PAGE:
Thomas: Doom. Despair. Melancholy. And a gleam of hope.
Fabian: Well, I would say: people who like dark, melodic and guitar-driven Doom accompanied by a voice that varies from clean melodies to deep growls, should give it a try.
You recently released your new output “While We Sleep”, a 4-track EP, or how you call it “a follow-up concept album” to your long-player “Drowning” (2005). It seems that you’re not one of those bands, who randomly spread three demos a year, instead you take your time to come up with quality. If you compare those two releases, what has changed or hasn’t changed? In how far do they differ / are similar?
Sven: You said it: quality. We never wanted to create two or more CDs a year. That’s not the way it works for Vigilia Septima. We play with ideas, change it, and scrap many song fragments to live up to our own expectations to create a high quality CD, which satisfies every single member in the band.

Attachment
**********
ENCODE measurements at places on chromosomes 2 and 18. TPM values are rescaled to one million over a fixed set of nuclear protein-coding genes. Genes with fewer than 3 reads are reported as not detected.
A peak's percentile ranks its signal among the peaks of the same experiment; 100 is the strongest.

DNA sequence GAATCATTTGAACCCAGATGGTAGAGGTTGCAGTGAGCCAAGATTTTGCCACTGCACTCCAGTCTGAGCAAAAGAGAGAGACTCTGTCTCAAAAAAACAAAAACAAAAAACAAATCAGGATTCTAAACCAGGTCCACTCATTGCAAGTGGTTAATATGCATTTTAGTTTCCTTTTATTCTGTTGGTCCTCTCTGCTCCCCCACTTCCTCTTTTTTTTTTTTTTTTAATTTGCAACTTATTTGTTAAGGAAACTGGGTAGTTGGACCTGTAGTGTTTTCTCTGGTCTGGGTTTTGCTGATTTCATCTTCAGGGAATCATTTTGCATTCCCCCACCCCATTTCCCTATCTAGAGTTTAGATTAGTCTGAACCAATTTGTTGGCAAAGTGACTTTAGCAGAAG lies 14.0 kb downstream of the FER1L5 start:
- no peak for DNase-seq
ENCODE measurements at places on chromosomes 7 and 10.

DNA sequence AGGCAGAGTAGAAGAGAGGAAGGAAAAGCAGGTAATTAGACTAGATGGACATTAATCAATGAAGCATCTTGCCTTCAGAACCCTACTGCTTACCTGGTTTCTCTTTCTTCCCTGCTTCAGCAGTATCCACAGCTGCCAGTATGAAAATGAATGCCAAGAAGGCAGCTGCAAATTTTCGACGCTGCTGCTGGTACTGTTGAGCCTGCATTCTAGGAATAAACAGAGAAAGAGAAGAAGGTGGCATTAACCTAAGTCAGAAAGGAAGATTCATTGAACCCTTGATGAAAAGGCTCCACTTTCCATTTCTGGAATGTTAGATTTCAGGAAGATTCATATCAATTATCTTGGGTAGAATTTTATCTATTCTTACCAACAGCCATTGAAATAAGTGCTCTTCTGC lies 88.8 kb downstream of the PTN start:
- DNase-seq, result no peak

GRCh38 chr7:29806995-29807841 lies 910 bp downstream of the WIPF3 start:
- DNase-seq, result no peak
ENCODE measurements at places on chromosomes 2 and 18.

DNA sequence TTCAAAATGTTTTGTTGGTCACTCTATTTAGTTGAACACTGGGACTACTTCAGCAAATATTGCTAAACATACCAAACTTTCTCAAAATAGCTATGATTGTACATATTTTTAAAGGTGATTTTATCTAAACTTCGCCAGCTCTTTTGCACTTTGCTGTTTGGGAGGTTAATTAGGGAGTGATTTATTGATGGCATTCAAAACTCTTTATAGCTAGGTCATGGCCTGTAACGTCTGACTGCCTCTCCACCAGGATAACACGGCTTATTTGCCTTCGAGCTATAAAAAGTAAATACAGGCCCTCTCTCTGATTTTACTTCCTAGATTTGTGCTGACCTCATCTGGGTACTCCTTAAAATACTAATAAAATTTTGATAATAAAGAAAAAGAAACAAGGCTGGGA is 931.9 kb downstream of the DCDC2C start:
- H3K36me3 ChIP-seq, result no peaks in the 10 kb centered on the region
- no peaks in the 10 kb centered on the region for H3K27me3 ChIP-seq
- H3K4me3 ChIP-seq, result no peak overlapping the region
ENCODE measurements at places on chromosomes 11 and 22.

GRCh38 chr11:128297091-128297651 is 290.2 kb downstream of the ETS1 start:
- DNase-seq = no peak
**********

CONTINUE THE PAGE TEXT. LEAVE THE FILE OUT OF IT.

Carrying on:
Thomas: I think you can’t compare “Drowning” and “While We Sleep”. There is a long time between the both CDs and with time people and musical interest change, too. So I would say, that “Drowning” was a very well produced demo with six gorgeous songs, but “While We Sleep” concludes a long way of progression and sounds much more grown up.
Fabian: “Drowning” was a great start. The music includes different styles of Doom, from very soft melody-driven songs like “These Silent Hours” to rather progressive parts with heavy guitar riffs and apocalyptic grave grunts like “Deliverance (pt. 33)”. “While We Sleep” on the other hand is much more structured. It sounds like one piece of music.
How is the musical life in Germany as a band without a record contract?